The Border Is Everywhere: Proactive Tips for Care of Immigrant Kids

Laurie Scudder, DNP, PNP


May 31, 2019

Processing Kids at the Border

What should happen if a minor child, with or without an adult caregiver, is apprehended at the border?

Step one: The child and accompanying adults are placed in a (DHS) detention center. Initial screening will determine whether the child is younger than 18 years and unaccompanied by a parent or legal guardian. Children meeting those criteria are designated as unaccompanied minors, placed in a shelter within 72 hours, and seen by a healthcare professional within 24 hours—although as the examples of the two children who died in CBP custody demonstrate, this does not always happen.

Step two is to determine whether the child has a potential sponsor in the United States. Categories of potential sponsors are:

  • Category 1: parent or legal guardian (this includes a qualifying step-parent who has legal or joint custody of the child or teenager)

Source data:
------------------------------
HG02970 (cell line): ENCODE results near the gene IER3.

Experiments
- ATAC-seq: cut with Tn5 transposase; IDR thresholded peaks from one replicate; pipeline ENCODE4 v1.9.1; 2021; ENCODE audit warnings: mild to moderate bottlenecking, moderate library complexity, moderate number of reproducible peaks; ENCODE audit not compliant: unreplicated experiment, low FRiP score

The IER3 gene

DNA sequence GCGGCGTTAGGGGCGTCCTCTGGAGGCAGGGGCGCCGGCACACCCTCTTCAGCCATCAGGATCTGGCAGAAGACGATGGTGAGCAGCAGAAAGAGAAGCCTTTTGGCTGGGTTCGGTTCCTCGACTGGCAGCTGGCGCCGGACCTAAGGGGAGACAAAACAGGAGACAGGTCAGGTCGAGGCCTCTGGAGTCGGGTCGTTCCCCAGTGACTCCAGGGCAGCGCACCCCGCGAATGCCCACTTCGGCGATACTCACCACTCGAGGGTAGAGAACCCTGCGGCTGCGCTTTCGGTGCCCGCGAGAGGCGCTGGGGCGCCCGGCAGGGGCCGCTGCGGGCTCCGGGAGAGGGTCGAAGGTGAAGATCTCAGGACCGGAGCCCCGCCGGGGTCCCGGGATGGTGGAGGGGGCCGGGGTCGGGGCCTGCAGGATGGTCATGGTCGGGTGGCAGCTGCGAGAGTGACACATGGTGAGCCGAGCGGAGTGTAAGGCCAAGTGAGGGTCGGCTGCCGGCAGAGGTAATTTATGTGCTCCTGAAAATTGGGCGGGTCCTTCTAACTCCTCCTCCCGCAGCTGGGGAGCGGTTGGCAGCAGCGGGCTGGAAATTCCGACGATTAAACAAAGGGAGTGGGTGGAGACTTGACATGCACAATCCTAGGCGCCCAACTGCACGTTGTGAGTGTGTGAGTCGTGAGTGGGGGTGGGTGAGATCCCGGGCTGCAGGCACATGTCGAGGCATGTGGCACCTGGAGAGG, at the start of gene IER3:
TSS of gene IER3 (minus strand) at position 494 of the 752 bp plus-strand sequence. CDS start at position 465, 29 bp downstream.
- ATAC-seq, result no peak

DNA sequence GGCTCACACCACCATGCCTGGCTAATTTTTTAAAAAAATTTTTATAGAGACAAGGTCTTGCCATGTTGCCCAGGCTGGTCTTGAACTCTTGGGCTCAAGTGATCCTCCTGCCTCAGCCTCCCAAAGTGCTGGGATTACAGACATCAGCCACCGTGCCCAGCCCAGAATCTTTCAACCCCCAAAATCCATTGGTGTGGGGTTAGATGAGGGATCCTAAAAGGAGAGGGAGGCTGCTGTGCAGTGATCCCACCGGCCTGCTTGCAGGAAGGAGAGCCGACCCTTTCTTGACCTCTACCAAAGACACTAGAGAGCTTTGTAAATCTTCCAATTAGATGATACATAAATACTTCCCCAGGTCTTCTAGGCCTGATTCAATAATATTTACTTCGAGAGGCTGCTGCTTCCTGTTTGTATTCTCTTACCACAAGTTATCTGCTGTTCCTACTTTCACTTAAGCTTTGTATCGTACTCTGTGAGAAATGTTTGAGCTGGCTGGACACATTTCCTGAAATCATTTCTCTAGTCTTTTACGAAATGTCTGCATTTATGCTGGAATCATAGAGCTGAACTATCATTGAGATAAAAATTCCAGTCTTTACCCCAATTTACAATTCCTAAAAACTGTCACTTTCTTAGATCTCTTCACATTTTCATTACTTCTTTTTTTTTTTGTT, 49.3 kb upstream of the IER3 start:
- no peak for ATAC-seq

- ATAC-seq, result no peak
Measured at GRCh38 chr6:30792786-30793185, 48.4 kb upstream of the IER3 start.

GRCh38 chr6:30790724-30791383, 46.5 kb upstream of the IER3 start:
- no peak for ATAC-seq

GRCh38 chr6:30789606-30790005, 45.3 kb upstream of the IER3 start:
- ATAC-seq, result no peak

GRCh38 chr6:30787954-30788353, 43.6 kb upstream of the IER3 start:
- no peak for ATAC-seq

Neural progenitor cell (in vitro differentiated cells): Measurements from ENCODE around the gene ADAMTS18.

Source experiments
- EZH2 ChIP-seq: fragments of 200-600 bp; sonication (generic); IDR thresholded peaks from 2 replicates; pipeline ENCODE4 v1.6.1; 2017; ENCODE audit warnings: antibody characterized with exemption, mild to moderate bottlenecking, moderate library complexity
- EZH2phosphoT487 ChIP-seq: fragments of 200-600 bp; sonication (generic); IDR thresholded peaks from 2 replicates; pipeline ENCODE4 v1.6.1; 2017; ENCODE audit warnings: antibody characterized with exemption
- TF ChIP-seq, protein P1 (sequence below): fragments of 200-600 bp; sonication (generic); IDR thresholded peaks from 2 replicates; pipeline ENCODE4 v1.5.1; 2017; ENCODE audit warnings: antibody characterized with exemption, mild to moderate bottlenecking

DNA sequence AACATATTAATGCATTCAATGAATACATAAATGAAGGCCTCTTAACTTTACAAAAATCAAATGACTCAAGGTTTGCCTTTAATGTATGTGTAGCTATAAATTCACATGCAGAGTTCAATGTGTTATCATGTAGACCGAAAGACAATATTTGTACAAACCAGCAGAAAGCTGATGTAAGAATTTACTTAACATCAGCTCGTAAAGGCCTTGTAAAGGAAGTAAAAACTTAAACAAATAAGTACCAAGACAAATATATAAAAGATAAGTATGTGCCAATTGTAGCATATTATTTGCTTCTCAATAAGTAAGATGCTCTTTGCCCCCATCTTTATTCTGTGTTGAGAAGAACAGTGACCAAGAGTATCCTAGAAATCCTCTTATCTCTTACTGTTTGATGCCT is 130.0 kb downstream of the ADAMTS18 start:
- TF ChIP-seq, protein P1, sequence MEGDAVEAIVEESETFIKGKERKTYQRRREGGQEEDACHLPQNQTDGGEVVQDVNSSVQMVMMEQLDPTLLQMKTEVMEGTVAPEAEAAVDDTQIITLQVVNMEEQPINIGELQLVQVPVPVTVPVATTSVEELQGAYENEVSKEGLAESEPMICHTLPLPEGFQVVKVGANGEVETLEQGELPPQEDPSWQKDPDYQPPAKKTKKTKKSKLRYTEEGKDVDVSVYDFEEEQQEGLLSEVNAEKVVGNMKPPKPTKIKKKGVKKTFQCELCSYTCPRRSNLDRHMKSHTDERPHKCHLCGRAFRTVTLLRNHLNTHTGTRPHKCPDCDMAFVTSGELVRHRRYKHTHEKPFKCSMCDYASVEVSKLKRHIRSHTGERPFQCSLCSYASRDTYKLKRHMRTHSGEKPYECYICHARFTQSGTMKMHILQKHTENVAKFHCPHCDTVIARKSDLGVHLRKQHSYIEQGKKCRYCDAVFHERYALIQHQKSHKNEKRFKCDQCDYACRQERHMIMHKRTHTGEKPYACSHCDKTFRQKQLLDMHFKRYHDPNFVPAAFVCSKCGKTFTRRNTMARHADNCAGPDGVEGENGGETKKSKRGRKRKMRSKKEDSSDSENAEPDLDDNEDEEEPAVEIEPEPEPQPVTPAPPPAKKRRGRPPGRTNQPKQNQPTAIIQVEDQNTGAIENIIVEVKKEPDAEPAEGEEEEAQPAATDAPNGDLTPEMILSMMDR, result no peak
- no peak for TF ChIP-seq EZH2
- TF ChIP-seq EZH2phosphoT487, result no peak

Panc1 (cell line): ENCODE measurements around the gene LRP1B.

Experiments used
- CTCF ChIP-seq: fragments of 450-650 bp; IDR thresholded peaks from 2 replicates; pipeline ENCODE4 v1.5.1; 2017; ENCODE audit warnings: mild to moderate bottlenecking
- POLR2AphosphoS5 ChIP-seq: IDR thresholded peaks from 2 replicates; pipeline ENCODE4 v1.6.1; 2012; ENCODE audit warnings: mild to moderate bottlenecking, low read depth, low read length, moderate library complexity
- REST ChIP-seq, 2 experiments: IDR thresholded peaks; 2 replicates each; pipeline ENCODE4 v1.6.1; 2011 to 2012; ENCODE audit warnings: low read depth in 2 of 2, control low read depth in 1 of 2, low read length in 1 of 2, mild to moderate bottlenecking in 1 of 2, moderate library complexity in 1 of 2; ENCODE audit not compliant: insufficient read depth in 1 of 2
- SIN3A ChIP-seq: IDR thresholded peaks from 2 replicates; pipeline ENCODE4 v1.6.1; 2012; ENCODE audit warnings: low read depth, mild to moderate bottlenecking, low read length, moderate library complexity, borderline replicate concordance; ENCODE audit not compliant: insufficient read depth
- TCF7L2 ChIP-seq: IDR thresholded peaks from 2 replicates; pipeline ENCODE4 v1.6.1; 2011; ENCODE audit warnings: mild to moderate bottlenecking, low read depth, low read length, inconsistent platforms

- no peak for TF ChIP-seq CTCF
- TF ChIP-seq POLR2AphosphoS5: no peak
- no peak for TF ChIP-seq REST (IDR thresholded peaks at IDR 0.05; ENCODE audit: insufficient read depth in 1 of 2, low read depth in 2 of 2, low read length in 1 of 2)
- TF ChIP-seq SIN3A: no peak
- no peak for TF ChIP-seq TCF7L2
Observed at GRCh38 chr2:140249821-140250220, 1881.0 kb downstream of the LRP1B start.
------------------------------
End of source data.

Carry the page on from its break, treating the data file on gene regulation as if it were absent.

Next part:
• Category 2: immediate relative (sibling, aunt/uncle, grandparent, first cousin; these individuals may be biological relatives, relatives through marriage, or half-siblings)

  • Category 3: other sponsors (distant relative, unrelated adult)

  • Category 4: no sponsor

Step three is to either release the child to a sponsor or to house the child in a DHS facility. Although most children are released to a sponsor, there are a number of roadblocks that this potential sponsor must overcome. The DHS initially required that everyone in the household who would be a part of the child's sponsor family be fingerprinted, which discouraged participation. Although that requirement has since been rescinded, the administration's proposed public charge rule change, currently being challenged in court, has potentially limited sponsors from coming forward. That rule change, should it be implemented, would allow the government to deny admission to immigrants based on the potential for that individual to require public benefits such as Medicaid, housing subsidies, or food assistance in the United States. And that process, despite a court challenge, appears to be already negatively affecting immigrants, as advocates report that consular officers are denying visas even when applicants fulfill legal requirements to prove that they will be financially independent.